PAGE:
Sunday, August 23, 2020
A post-lockdown housing boom. But will it turn to bust?
Posted by David Smith at 09:00 AM
Category: David Smith's other articles

My regular column is available to subscribers on This is an excerpt.

There are many things you might have expected to happen as lockdown was eased but I suspect that a housing boom was not one of them. At a time when it has been harder than expected to get people out of their homes, it was not obvious that the first thing on the minds of many would be moving to a new one.

That there has been a burst of housing activity and a jump in prices is not in doubt, and I shall come onto some of the evidence in a moment. It is possible, of course, that some of this has been stimulated by the experience of lockdown itself, and the prospect of permanent changes in working arrangements.

Who would not want to work from home in a thatched cottage in St Mary Mead, rather than slogging in on the 7.32 to Waterloo, followed by a sweaty Tube journey? Other cities will have their variations on this.

Some estate agents say this has been an important factor, though they are pretty good at talking their own book, and I doubt that it has been the key influence. Even in the strange world in which we are living, most house moves are local.

So what is driving a market that, according to the Nationwide building society saw prices rise by 1.7% last month, with the Halifax only fractionally behind at 1,6%, pushing prices to record levels and annual rates of house-price inflation higher?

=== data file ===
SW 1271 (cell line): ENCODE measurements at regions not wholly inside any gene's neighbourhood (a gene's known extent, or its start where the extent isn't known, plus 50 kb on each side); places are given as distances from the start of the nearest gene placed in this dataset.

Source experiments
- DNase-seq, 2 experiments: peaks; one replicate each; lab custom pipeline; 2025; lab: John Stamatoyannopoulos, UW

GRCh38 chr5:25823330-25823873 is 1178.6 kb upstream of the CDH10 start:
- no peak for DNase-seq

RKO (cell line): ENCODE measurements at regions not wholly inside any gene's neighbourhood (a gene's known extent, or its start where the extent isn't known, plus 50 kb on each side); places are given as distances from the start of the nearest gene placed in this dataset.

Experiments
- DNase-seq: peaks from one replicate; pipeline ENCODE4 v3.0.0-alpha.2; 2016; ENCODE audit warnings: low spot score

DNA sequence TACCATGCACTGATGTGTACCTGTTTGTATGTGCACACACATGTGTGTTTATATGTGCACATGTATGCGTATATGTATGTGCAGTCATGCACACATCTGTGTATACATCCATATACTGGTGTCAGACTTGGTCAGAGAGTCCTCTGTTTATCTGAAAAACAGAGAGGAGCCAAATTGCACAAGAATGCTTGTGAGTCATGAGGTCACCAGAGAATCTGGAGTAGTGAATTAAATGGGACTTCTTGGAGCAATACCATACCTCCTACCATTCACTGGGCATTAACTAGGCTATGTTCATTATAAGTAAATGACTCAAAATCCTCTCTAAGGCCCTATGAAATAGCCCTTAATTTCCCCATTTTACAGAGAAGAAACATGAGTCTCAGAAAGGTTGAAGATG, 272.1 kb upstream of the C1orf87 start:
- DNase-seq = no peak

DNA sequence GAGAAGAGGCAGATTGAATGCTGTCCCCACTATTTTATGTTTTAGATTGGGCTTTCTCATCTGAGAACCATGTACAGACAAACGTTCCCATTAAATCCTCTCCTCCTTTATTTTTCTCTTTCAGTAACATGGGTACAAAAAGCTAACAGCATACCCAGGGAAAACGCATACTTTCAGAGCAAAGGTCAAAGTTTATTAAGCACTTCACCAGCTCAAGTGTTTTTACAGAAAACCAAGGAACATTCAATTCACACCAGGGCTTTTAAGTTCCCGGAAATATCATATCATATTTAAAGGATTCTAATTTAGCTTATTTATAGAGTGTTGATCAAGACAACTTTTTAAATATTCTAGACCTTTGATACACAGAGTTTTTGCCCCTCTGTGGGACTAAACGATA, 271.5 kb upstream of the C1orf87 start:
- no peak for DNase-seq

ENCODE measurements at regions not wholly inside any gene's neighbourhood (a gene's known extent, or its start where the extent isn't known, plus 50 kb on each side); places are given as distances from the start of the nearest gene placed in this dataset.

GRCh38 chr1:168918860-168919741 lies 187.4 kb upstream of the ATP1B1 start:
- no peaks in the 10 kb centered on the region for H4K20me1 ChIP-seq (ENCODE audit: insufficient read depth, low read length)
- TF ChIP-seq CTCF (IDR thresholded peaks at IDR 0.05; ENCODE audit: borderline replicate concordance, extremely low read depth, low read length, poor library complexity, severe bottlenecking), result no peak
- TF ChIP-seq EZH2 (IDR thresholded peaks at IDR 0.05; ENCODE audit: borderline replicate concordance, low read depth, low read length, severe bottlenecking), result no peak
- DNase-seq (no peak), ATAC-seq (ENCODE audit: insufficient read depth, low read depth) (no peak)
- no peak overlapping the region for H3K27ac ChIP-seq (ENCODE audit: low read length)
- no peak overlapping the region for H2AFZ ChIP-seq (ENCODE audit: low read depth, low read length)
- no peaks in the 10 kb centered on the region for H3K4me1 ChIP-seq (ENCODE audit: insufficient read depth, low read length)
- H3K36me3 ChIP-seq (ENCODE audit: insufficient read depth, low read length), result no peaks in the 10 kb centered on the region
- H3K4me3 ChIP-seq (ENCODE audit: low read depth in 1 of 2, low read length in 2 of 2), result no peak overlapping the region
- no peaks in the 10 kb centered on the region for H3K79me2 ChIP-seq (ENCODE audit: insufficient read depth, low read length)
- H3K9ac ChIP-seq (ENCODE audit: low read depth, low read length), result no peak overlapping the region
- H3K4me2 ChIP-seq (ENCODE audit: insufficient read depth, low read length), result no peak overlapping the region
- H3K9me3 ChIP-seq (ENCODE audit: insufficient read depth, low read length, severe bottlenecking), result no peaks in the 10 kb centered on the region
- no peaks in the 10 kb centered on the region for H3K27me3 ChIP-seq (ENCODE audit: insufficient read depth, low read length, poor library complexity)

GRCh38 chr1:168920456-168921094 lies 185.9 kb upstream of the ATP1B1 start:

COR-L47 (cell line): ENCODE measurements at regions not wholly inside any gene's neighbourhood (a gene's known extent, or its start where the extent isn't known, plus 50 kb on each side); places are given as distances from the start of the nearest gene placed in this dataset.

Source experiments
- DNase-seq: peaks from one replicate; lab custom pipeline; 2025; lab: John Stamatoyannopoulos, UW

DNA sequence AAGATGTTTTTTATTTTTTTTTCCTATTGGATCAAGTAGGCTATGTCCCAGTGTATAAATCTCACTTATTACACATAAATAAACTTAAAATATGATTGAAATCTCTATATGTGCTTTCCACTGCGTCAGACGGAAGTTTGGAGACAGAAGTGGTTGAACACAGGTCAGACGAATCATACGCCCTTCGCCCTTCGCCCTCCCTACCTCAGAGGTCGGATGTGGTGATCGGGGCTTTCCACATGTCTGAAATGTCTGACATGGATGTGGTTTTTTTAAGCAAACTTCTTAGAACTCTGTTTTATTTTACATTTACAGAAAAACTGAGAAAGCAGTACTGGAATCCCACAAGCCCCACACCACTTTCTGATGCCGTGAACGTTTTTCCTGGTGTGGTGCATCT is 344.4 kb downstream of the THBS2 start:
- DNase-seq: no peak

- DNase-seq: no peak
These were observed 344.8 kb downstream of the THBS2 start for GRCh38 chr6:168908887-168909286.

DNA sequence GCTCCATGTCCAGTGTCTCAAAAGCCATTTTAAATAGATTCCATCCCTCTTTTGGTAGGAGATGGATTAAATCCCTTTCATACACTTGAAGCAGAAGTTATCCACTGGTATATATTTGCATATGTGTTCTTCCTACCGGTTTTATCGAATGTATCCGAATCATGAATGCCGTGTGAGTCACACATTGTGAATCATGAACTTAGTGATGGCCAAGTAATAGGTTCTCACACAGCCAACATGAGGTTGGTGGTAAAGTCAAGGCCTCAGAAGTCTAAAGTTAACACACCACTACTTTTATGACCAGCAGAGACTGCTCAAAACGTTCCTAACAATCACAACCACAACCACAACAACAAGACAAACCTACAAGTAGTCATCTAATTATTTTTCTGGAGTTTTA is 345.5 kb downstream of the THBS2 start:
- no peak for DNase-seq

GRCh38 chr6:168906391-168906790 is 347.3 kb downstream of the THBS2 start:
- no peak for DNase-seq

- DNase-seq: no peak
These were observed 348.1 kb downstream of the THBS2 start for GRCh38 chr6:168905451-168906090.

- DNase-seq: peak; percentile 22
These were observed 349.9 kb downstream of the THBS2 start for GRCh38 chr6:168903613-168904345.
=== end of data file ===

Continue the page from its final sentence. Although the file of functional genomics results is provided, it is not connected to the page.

The Royal Institution of Chartered Surveyors (RICS) suggested that the easing of lockdown – the housing market reopened three months ago – lifted buyer enquiries out of their post-referendum torpor. According to the RICS’ residential market survey, a net balance of 75% of surveyors (those reporting a rise rather than those reporting a fall) saw a rise in in new buyer enquiries last month.
Surveyors also had something to sell, with a net balance of 59% recording an increase in instructions to sell. In the past few weeks the market has come back to life with a bang.

The first and most obvious reason for the strength of the market in recent weeks has been the bunching effect from a combination of stalled pre-lockdown purchases and pent-up demand. Some of the activity that would normally have occurred in the period between late March and mid-May has instead happened since.

There has been a second factor, supported by traffic figures from Rightmove, the property portal, and its rivals. When Brits were at home, they did not just watch Netflix, bake bread and grow beards. Many scoured the property websites. To this can be added the fact that the normal housing market summer lull, as people disappear to foreign parts, has not really happened this year.

A third factor is, of course, that the chancellor, Rishi Sunak, could not rely on these natural forces to continue lifting the market, so in his summer economic update last month increased the stamp duty threshold in England to £500,000. Some other parts of the UK have lower thresholds, reflecting lower house prices. He was worried that the housebuilders were reluctant to start work on new sites and wanted to provide the additional boost to consumer spending that stronger housing market activity provides. When people move, they spend, on furniture, furnishings and other things.